On the Transient Nature of Familiarity, or A Trip to Costco, Woohoo!!

by Mar 10, 20030 comments

You know, it’s odd living here sometimes. Actually I guess it doesn’t really matter that it’s here, it’s just living somewhere other then where I was born and lived for 24 years of my life. I mean, you get here and live here every day and you get used to things being… well, different. Everything is different, all the time, all day every day for almost two years now. So it’s kind of odd when I get the rare chance to see something familiar. Except it’s been so long since I’ve seen it that it’s not familiar any more, so I get to discover it all over again. I experienced a bit of this when I went home around this time last year, and I experienced it again last week when I went to Costco, sweet Costco.

For those of you who haven’t been fortunate enough for providence to smile upon you and bless you with the knowledge and experience of this fine company, Costco is a chain of supermarkets the size of a large warehouse that sells things only in bulk. It’s glorious. It’s even more glorious when you happen upon it while in Japan and you’re dying for it’s bounty of divine, not-available-in-Japan, American foodstuffs.

So I thought I’d today share with you, not the odd stuff from Japan, but the familiar stuff from home that I missed without even realizing it, and that made me hop around the isles of Costco giggling with delight like a little girl. Wouldn’t my parents be proud of that.

Graham Crackers – They say that bananas are the “perfect food” but I don’t know, these babies are a close second in my book. They just never get old!!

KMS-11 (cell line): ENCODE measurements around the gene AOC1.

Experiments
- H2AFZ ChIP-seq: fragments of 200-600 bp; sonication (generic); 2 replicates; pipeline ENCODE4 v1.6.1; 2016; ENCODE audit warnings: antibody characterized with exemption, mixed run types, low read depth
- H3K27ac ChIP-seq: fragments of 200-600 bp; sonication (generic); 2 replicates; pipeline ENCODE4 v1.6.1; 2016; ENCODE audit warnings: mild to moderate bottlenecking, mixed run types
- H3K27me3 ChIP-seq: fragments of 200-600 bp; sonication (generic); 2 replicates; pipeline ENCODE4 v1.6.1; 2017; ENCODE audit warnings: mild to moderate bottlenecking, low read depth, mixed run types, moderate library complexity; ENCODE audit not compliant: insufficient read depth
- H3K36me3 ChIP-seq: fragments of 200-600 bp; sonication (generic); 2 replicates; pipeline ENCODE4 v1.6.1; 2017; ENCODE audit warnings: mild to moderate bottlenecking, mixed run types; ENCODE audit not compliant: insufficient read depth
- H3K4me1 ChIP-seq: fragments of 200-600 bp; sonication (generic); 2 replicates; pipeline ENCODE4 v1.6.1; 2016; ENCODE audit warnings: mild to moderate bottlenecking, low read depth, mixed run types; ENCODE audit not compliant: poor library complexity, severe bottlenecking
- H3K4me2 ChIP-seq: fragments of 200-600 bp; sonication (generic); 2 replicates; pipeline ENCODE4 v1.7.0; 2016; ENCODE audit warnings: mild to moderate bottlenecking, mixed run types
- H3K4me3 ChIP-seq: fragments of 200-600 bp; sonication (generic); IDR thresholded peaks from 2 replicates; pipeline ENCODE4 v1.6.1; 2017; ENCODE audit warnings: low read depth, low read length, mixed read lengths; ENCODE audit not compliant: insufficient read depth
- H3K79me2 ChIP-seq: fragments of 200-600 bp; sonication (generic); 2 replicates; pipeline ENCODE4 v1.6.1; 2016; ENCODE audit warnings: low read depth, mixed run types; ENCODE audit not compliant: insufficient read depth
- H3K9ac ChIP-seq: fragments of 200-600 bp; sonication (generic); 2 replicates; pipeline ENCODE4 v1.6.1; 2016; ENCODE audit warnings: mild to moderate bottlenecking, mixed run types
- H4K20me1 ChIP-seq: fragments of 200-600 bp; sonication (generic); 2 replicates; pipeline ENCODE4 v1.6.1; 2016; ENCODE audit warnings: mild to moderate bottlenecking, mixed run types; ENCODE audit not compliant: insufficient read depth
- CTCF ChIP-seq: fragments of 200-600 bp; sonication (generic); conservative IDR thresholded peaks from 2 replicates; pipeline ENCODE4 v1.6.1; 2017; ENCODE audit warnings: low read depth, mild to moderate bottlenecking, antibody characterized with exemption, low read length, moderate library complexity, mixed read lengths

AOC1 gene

Water-packed Tuna – Sure, you can get tuna (or “sea-chicken”, as the locals call it) here no problem, but what you can’t find is tuna packed in water. Better tasting and better for you. Mmmmm.

Refried Beans, Flour Tortillas, Proper Tortilla Chips, Salsa and Guacamole – Finding any kind of Mexican food fixins in Japan seems to be a pain in the arse. There are up and downsides to this. The downside is that you can’t find guacamole anywhere in supermarkets. The upside is that if you do manage to find it at, say, a Mexican restaurant, it’s always handmade and damn tasty, because they have to make it by hand.



Oatmeal – Tast-ee… as… hell.

Granola Bars (both hard and soft varieties) – Man, I missed these things too. I always try and keep one or two in my briefcase for those long days at school when my bento at lunch just isn’t big enough and I don’t feel like riding my bike for 15 minutes to the nearest convenience store. Brilliant, these things. Odd note, no one in Japan seems to have any clue what granola is, even with the use of an English-Japanese dictionary. Savages.

Clam Chowder – You’d figure that with as much seafood as the Japanese eat, they might have heard of and even like clam chowder, but no such luck. Campbell’s will do in a pinch though. Now if we could just get a Mo’s in Fukuma…

Pinot Noir – I have been looking for a year and a half now and am convinced that there isn’t a single of Pinot Noir on this entire freaking island. I suppose I shouldn’t expect more from a country where virtually every restaurant insists on serving red wines chilled. <sigh>

Nutella – This is actually the first time I’ve ever had the stuff, but damn yo, this be the hellafied-tasty-shit right here, I ain’t even fuqin’ wit you, homie.

Pancake Mix – This is another one of those things that you can actually find in Japan, but they just don’t quite get it right. All the ‘domestic’ pancake mixes I’ve tried here come out WAY too sweet, almost like they’re more of a desert pastry or something rather than…well, a pancake. Finding this bag o’ pancake mix was one of the happiest moments of my stay in Japan.

Folgers – Such a simple thing we’ve saved for last, but so very nice. I’m even a coffee snob and love going to SBC and Starbucks in the city every chance I get, but when it comes to brewing the stuff at home, there’s just nothing like the ‘cuppa joe’ character of Folgers which is, as you can probably guess, nowhere to be found in this fine country, save the fine cradle of culinary culture that is Costco.

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